You wonder when former Board of Education chair Jessica Martinez hits bottom, or recognizes it before it’s too late.
Domestic violence encounters, drug issues, federal charges she conspired with State Senator Dennis Bradley to commit election fraud are just some of the entanglements enveloping her life. The latest issue, according to a story by CT Post reporter Dan Tepfer, centers on Martinez violating the terms of pretrial release with cocaine use and abandoning drug treatment as required to remain free on bond following indictment in 2021.
But according to a memorandum filed by Martinez’s probation officer, Martinez tested positive again for cocaine use prior to a court appearance on July 11.
On July 14, the memorandum states that Martinez arrived late to her group therapy and was denied entry. She said she “overslept” due to not feeling well, the memo states.
Martinez was then excused from group therapy on July 18 after claiming she had tested positive for COVID-19, according to the document. But the memo states that despite repeated requests from her probation officer, Martinez did not provide COVID test results.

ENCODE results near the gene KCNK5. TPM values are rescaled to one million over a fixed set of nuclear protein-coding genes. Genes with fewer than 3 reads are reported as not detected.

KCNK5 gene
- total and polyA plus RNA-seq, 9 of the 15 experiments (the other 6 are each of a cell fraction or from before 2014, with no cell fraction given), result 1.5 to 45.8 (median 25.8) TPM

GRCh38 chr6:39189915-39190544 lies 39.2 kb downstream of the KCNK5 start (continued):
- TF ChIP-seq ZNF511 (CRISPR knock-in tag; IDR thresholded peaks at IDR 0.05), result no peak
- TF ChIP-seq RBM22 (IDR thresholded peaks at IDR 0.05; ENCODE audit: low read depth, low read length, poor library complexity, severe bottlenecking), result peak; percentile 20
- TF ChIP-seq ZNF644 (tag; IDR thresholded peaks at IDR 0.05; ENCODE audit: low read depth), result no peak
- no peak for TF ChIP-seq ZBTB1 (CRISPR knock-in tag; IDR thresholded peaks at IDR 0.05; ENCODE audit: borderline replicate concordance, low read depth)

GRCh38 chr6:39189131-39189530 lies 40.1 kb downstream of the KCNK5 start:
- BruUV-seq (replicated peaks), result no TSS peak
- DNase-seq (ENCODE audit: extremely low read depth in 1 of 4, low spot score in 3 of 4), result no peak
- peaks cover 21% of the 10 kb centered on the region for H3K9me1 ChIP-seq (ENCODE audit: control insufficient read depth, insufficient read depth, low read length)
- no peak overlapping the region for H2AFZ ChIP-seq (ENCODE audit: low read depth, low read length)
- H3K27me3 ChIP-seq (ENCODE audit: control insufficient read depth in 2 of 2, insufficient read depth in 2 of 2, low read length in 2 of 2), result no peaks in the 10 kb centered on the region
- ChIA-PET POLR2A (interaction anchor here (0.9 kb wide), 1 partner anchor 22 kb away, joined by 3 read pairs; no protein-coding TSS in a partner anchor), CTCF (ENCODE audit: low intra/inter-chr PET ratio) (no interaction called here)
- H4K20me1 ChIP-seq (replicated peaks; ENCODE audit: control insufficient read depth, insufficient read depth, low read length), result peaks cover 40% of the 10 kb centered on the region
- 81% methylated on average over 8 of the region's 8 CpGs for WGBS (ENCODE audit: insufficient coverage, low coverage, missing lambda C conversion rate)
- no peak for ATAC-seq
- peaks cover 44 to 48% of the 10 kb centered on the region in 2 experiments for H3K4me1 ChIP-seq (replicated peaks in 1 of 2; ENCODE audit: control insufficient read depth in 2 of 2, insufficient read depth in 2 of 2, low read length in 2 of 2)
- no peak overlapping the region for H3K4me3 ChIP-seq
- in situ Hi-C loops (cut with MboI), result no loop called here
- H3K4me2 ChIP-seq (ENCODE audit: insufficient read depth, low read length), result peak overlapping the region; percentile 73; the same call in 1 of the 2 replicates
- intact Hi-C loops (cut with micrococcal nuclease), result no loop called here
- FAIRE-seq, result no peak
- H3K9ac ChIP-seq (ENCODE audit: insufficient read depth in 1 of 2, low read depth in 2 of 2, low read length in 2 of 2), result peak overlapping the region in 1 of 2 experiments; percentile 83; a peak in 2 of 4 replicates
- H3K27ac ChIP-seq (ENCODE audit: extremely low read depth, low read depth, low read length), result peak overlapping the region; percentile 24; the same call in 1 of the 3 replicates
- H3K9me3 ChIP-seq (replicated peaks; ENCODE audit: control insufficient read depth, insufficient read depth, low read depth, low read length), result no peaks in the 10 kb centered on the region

Martinez and her ex-lawyer Bradley have been charged with federal wire fraud in connection with his run for state senate in 2018. The government alleges they manipulated finance reports to secure nearly $180,000 in taxpayer money under Connecticut’s public finance system. Martinez served as campaign treasurer.
The relationship between Bradley and Martinez is messy. He served as her lawyer during her scrapes with local and state law enforcement. Then when the heat was turned up by the feds investigating Bradley’s run for state office she claims, according to court filings, he advised her what to say to federal agents and before a grand jury. She has been hit with additional charges of providing false information.
Martinez’s public defender asserts Bradley was a puppet master who hoodwinked her to craft language to shield him from federal charges. The trial is on hold indefinitely as defense teams and prosecutors spar over evidence the government wants included, a matter under review by a federal appeals court.
Court filings have signaled Martinez’s defense assuming she goes to trial: He double-crossed me to do those things and then duped me into what to say. The problem with that defense? Witnesses declaring ah no, she knew exactly what she was doing backed by mountain ranges of paperwork with her signature on them.
It’s hard not to consider Martinez’s public defender urging her to cut her losses, enter a plea and throw herself upon the mercy of the federal system.
Beats the potential alternative.